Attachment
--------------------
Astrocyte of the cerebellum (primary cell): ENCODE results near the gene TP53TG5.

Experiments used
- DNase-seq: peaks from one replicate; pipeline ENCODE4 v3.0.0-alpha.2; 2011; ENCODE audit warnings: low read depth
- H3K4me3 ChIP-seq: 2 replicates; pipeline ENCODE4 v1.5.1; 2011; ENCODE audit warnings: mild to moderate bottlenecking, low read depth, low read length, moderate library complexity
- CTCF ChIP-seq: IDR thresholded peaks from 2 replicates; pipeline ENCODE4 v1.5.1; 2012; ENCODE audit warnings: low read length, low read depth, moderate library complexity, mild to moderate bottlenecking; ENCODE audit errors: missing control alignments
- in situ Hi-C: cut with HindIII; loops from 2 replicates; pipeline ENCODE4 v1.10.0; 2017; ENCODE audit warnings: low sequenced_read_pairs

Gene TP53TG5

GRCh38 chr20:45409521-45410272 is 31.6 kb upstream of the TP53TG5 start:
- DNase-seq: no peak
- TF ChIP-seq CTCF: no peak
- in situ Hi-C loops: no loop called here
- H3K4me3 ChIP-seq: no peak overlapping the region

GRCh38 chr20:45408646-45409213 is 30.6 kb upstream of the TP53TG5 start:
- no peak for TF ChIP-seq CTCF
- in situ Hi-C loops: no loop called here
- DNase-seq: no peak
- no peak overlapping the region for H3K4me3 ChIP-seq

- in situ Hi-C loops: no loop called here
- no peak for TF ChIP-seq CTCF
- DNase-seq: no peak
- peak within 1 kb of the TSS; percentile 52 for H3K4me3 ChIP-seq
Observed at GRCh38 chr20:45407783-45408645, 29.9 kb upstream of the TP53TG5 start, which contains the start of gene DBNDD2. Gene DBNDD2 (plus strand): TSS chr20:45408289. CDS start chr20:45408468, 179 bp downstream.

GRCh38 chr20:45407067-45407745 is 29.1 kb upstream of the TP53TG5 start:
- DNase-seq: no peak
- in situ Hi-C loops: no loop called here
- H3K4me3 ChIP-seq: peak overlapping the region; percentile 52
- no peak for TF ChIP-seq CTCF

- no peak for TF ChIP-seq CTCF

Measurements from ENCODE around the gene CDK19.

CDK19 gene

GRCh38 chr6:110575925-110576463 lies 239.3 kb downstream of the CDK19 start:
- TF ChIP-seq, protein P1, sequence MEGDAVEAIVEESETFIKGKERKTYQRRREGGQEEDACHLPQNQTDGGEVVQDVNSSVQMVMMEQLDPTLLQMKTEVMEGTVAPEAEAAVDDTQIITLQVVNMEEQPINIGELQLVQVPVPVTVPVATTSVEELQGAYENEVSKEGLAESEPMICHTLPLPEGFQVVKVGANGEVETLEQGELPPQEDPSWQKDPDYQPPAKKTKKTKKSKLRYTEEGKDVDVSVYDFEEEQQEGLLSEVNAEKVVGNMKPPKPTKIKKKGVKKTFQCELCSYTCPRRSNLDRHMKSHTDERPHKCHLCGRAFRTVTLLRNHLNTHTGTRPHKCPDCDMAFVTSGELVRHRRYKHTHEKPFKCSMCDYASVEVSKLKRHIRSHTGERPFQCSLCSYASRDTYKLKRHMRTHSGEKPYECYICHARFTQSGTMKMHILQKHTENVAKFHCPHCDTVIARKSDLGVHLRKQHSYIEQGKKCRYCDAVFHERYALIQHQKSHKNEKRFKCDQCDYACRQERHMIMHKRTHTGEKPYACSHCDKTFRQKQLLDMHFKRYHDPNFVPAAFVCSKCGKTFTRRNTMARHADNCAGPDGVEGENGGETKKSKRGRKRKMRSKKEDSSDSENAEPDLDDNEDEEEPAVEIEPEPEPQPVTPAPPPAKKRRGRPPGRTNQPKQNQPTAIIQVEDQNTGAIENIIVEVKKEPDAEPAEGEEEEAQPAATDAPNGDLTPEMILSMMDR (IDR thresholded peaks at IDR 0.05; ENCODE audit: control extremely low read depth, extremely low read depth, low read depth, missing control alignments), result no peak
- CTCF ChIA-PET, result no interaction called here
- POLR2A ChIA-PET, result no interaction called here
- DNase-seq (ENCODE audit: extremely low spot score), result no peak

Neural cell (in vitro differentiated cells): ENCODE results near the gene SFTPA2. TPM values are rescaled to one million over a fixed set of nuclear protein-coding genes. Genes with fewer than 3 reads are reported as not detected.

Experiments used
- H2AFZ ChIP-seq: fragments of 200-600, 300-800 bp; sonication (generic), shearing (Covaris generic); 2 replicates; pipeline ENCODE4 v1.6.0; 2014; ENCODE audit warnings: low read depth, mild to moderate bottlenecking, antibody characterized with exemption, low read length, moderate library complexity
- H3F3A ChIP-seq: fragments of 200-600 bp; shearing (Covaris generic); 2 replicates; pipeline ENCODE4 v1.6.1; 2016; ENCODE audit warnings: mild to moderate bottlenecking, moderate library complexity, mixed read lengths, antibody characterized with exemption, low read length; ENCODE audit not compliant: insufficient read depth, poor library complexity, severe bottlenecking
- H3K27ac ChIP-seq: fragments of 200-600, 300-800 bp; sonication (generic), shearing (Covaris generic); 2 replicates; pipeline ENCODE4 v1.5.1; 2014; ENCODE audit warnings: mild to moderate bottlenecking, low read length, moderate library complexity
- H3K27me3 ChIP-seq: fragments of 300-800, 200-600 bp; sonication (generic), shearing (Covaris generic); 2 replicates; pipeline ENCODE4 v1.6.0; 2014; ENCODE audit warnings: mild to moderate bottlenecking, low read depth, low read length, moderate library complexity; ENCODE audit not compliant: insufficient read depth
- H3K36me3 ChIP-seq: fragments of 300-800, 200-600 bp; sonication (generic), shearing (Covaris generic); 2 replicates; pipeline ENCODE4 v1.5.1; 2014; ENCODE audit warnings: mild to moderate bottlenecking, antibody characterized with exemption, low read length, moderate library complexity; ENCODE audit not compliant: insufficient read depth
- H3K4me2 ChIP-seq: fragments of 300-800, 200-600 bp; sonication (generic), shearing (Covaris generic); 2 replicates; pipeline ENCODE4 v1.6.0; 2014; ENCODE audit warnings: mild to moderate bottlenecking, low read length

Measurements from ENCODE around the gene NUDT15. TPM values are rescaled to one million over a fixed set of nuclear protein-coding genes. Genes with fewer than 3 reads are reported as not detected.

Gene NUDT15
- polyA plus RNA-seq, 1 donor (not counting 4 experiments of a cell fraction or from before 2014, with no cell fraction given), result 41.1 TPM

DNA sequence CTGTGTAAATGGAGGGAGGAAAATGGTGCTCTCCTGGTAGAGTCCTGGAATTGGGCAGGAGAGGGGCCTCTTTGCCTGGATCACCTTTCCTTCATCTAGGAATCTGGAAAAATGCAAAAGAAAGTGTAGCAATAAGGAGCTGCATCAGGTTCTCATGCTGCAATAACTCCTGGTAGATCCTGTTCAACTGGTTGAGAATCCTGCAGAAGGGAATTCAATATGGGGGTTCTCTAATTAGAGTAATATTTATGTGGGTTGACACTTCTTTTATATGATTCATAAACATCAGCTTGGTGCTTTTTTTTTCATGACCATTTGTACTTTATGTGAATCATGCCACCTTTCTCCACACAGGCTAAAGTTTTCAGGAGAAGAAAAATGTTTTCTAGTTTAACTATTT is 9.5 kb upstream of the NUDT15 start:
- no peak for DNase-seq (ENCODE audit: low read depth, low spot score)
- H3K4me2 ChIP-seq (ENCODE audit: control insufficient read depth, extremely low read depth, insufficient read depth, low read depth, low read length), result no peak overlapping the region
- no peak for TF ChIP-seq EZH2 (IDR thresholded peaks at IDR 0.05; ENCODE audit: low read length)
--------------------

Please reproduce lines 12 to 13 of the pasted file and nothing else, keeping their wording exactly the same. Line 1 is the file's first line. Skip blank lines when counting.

- H3K4me3 ChIP-seq: no peak overlapping the region

GRCh38 chr20:45408646-45409213 is 30.6 kb upstream of the TP53TG5 start: